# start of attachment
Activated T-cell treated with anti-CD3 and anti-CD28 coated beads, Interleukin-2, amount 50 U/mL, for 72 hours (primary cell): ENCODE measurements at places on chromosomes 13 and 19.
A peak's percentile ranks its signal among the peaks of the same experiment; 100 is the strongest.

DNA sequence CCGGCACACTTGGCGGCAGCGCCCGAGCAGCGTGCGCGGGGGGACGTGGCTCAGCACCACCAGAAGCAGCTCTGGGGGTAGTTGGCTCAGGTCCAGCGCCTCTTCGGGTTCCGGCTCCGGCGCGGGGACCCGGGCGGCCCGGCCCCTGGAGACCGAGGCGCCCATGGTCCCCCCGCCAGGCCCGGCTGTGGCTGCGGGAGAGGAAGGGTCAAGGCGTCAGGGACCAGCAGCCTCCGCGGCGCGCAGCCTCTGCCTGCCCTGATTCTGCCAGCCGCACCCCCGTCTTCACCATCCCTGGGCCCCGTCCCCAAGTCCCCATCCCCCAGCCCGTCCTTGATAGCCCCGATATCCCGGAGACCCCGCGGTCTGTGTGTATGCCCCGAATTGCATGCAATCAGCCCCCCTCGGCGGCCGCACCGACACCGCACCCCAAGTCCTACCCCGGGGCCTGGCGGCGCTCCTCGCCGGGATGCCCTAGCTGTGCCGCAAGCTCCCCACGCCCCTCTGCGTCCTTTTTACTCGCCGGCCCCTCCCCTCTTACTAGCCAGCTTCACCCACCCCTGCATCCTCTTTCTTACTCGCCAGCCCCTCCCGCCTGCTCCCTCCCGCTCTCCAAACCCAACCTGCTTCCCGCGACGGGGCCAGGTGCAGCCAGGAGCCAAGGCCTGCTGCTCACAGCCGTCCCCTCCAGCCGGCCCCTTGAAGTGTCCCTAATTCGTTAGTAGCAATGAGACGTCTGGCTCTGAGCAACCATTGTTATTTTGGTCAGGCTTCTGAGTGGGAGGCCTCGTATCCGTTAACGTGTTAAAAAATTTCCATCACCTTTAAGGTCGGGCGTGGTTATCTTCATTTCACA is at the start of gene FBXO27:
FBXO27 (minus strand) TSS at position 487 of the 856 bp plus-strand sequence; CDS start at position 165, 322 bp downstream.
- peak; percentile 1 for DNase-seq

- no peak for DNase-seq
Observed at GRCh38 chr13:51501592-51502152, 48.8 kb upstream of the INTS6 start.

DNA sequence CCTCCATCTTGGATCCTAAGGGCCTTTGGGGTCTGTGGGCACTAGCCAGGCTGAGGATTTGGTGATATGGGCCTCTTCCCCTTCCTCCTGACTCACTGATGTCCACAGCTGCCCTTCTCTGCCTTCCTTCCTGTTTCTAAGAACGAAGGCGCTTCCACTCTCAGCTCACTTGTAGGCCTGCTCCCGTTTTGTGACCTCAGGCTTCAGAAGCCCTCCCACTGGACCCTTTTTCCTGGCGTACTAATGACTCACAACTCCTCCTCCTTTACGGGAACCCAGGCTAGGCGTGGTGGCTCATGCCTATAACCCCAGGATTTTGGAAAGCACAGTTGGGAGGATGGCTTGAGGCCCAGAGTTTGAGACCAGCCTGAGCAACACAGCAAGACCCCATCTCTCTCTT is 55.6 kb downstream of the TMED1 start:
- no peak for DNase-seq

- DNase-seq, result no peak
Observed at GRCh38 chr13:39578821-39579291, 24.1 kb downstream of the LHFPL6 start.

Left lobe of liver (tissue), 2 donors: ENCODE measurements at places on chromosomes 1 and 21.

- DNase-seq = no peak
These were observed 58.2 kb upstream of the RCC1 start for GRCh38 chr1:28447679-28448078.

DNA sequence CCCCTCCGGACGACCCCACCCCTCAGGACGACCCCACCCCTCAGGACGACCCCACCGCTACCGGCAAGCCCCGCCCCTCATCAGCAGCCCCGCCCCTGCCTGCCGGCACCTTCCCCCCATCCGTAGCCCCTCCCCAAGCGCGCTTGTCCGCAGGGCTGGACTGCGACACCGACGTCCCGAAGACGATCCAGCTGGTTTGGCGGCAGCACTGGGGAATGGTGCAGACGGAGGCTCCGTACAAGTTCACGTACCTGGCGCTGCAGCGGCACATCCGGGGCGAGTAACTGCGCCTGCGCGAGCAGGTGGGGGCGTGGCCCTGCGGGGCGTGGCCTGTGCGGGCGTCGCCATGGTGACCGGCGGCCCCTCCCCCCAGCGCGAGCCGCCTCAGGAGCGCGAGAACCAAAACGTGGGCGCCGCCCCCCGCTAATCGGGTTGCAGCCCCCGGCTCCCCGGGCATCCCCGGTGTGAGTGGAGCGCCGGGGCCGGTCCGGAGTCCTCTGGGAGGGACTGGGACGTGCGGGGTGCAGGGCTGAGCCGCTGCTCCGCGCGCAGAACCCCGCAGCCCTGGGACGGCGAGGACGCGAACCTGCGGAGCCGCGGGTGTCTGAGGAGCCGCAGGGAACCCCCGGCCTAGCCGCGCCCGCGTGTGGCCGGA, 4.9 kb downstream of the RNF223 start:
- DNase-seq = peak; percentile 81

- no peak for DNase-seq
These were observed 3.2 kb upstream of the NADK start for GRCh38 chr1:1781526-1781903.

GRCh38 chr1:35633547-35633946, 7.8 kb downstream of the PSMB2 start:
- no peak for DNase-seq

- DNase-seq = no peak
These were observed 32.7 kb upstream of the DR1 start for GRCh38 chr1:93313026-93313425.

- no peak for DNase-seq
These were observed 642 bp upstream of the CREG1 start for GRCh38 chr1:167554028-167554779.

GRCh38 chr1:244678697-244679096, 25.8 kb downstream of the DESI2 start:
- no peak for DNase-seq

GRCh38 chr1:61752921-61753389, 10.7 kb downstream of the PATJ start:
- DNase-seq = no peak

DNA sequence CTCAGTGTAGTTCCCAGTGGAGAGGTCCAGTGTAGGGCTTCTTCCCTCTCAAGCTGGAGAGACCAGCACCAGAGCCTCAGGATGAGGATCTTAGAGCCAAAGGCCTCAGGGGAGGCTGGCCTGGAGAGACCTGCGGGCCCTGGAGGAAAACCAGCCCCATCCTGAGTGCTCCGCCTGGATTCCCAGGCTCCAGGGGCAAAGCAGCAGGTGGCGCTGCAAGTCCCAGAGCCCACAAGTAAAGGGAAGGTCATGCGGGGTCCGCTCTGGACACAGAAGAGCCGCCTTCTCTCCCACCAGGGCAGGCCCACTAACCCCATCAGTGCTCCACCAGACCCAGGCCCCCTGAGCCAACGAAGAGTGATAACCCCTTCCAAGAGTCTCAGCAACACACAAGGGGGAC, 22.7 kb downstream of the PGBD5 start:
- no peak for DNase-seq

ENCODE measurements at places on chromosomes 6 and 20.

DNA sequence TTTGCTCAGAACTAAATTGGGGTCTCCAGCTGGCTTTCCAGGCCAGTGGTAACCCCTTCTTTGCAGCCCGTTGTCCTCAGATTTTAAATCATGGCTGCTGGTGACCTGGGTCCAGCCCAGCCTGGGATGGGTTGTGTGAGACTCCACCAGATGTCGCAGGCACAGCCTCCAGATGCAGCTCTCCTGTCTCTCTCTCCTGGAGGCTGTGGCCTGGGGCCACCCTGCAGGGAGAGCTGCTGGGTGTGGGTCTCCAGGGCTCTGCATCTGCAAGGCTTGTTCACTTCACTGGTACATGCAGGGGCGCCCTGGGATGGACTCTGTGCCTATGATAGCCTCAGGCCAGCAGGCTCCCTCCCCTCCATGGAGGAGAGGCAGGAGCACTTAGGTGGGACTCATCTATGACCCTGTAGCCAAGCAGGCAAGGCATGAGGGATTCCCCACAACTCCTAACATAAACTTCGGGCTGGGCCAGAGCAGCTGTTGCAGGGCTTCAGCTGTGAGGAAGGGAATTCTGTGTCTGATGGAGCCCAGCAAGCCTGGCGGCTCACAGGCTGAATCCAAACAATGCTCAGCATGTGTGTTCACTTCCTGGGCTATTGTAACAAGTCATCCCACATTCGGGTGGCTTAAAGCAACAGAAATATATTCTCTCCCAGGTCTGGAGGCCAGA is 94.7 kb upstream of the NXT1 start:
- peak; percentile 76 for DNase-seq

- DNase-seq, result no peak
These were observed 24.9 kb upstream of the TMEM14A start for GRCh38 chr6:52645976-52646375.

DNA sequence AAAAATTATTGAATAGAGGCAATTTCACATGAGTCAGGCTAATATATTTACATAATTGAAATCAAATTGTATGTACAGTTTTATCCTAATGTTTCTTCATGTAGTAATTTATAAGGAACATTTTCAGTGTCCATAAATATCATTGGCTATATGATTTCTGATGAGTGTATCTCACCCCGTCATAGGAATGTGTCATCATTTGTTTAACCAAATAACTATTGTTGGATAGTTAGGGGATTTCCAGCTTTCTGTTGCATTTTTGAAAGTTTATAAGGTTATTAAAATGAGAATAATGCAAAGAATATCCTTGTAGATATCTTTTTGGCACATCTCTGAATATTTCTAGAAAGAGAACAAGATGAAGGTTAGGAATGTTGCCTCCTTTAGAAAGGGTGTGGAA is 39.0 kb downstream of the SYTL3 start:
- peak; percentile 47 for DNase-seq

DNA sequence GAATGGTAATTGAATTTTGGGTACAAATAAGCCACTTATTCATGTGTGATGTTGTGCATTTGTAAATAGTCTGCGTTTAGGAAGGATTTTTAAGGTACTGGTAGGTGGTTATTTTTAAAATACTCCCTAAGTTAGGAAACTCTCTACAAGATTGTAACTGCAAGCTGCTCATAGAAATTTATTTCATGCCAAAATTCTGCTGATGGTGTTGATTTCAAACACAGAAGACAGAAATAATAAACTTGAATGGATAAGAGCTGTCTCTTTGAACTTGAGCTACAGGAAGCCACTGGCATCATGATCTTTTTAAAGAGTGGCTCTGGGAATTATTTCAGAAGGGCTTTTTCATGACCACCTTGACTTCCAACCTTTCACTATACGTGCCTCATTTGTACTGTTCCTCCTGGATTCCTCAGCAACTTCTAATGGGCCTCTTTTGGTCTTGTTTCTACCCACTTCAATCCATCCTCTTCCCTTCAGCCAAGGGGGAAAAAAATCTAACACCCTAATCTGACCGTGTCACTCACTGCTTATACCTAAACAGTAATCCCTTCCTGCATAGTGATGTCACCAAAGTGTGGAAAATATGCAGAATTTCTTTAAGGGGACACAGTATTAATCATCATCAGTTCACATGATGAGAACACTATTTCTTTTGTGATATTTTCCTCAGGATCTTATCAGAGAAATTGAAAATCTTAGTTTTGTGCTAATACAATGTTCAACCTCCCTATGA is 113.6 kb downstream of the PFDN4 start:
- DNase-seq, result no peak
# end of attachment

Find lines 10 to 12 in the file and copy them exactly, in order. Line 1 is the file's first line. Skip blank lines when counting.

- DNase-seq, result no peak
Observed at GRCh38 chr13:39578821-39579291, 24.1 kb downstream of the LHFPL6 start.

Left lobe of liver (tissue), 2 donors: ENCODE measurements at places on chromosomes 1 and 21.